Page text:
July 2, 2010:
One of the most powerful weapons in Afghanistan is medical care. Normally, there isn't much of it there, with only about 3.5 physicians per 100,000 people, compared to 120-180 in most Western nations. The health care shortage in Afghanistan has resulted in the lowest life span (44 years) in Eurasia. U.S. troops have found that one of the easiest way to gain the good will (and useful information) from rural Afghans is to heal the sick, especially children.
The U.S. Special Forces has practiced this technique for over half a century. The Special Forces medics undergo more training (a year or more) than the standard army medic, and are able to cure a lot of afflictions found among populations living in remote areas. When a Special Forces team enters a remote Afghan village, they will offer medical aid. If they have been there before, the villagers will welcome the Americans and line up for treatment. Later, when the team leader sits down to talk with the village elders, the Afghans will feel beholden to the visitors. It's human nature, and the Afghans will, more often than not, give the Americans the information they are asking for (about local Taliban or al Qaeda activity.)
Increasingly, over the past year, the Americans have added another inducement, helicopter transportation (medevac) to a military hospital. This enables treatment of more serious problems, and even more good will. Despite the growing number of NATO casualties (American helicopters provide most of the medevac for everyone), helicopters have limited range. Thus the medevac helicopters (which carry medics to tend to, or treat, casualties in flight) are stationed all over the country, wherever there are NATO troops. Many of the non-U.S. troops are in quiet areas. Compared to the Taliban infested southwest, most of the country is quiet, and the medevac choppers are not used much. So these helicopters are made available to transport ill Afghans to medical hospitals.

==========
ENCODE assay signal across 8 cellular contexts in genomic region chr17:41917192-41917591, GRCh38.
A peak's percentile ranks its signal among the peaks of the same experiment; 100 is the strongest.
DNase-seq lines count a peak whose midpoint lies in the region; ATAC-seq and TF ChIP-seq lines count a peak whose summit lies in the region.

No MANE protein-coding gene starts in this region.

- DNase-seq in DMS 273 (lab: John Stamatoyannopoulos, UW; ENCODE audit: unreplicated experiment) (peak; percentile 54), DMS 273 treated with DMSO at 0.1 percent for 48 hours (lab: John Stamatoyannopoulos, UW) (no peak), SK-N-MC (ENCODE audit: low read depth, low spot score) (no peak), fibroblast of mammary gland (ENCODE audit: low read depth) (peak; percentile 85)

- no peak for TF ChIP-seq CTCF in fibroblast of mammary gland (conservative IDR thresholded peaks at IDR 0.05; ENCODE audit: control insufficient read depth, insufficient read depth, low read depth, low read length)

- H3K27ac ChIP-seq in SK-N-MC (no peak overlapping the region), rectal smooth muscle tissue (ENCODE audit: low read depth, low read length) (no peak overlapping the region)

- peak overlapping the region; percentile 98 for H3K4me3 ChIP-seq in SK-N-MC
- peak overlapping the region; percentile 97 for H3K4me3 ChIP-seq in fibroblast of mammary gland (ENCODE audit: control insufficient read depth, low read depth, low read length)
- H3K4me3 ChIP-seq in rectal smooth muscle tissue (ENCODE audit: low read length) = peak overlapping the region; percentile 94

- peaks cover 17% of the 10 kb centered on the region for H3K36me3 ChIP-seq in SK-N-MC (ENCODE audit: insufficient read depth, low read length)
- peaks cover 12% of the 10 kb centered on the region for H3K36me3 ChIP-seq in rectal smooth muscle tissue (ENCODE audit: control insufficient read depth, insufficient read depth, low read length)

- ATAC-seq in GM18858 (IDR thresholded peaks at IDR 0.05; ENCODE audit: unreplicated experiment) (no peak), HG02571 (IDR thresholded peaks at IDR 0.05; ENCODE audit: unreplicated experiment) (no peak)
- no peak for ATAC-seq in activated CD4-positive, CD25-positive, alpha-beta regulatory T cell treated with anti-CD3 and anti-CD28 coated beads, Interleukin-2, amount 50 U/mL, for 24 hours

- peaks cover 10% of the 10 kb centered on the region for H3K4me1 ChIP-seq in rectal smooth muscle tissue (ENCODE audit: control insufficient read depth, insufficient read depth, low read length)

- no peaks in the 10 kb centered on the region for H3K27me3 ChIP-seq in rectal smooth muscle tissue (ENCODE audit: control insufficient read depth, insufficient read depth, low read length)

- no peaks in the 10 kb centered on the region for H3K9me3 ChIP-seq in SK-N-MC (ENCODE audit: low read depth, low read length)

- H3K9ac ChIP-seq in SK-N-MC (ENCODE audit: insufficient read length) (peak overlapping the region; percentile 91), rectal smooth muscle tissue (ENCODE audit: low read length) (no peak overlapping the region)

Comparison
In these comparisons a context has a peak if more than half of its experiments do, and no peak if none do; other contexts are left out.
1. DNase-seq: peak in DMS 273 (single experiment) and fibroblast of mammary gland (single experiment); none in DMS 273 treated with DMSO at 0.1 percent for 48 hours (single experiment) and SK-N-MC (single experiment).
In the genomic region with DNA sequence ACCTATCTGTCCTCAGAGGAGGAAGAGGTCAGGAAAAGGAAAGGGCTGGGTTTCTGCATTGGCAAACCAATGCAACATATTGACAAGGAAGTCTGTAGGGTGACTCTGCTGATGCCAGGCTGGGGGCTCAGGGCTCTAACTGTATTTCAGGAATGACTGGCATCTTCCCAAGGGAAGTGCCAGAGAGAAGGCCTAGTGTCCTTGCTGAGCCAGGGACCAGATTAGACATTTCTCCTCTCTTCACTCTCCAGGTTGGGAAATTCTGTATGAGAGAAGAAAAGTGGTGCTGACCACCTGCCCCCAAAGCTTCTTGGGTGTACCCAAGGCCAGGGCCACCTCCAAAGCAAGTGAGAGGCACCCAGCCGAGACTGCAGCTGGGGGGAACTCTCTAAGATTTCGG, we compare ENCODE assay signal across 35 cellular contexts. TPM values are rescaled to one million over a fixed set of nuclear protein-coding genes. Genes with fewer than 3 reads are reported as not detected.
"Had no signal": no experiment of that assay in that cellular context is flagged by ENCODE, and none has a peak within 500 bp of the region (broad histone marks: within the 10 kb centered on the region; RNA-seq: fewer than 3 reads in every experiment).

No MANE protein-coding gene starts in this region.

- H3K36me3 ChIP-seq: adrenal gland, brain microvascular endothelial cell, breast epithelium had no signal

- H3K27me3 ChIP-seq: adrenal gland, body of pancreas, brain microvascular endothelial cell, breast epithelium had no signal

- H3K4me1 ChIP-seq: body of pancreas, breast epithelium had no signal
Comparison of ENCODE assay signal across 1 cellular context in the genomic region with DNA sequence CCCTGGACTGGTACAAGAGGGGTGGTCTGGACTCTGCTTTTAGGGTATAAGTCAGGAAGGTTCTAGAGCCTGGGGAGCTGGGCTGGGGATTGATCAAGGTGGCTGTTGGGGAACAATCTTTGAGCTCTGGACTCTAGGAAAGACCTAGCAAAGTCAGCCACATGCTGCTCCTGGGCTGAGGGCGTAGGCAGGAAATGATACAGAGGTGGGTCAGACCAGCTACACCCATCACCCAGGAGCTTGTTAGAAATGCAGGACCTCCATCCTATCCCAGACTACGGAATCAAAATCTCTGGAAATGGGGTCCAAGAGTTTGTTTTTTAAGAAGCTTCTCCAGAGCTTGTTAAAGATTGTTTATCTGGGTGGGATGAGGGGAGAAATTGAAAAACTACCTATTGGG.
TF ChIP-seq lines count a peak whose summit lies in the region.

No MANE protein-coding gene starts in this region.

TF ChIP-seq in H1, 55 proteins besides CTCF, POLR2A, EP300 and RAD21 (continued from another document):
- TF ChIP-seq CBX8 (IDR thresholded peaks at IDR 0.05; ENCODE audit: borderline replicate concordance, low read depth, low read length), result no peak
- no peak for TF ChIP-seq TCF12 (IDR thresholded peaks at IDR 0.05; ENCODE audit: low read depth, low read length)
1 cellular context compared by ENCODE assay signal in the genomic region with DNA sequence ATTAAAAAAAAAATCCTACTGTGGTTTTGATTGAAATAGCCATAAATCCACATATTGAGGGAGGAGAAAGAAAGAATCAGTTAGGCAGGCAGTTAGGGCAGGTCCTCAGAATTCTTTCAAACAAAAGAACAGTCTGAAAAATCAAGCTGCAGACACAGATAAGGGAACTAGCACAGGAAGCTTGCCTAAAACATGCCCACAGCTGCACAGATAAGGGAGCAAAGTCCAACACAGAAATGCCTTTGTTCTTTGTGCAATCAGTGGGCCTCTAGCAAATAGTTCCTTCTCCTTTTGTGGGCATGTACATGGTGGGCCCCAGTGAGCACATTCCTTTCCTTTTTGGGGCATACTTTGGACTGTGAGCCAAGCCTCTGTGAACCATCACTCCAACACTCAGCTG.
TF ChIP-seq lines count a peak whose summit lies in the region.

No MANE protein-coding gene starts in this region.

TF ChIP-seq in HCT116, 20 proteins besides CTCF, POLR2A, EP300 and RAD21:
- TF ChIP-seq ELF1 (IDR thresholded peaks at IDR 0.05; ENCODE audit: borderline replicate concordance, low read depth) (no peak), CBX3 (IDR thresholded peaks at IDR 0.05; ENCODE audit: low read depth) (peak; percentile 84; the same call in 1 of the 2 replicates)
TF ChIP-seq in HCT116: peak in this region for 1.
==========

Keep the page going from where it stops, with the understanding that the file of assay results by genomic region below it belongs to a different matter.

The Taliban know what is going on here, and threaten villagers who accept medical aid. But the villagers will stick their necks out and ignore the threats. The Taliban often follow through on their threats, but the Afghans, in this case, don't blame the Americans. Thus the Taliban become even more unpopular, and are sometimes driven out of areas where their retribution triggered the formation of a tribal militia to confront them.
The Taliban, or at least the wealthy drug gang leaders, will also spend a lot of money to bring in medical personnel, or send people to a large city or Pakistan for medical care. But the gangsters cannot compete with the speed and availability of military medical care. Currently, about 70 percent of the medevac missions in Afghanistan are for Afghan security forces or civilians.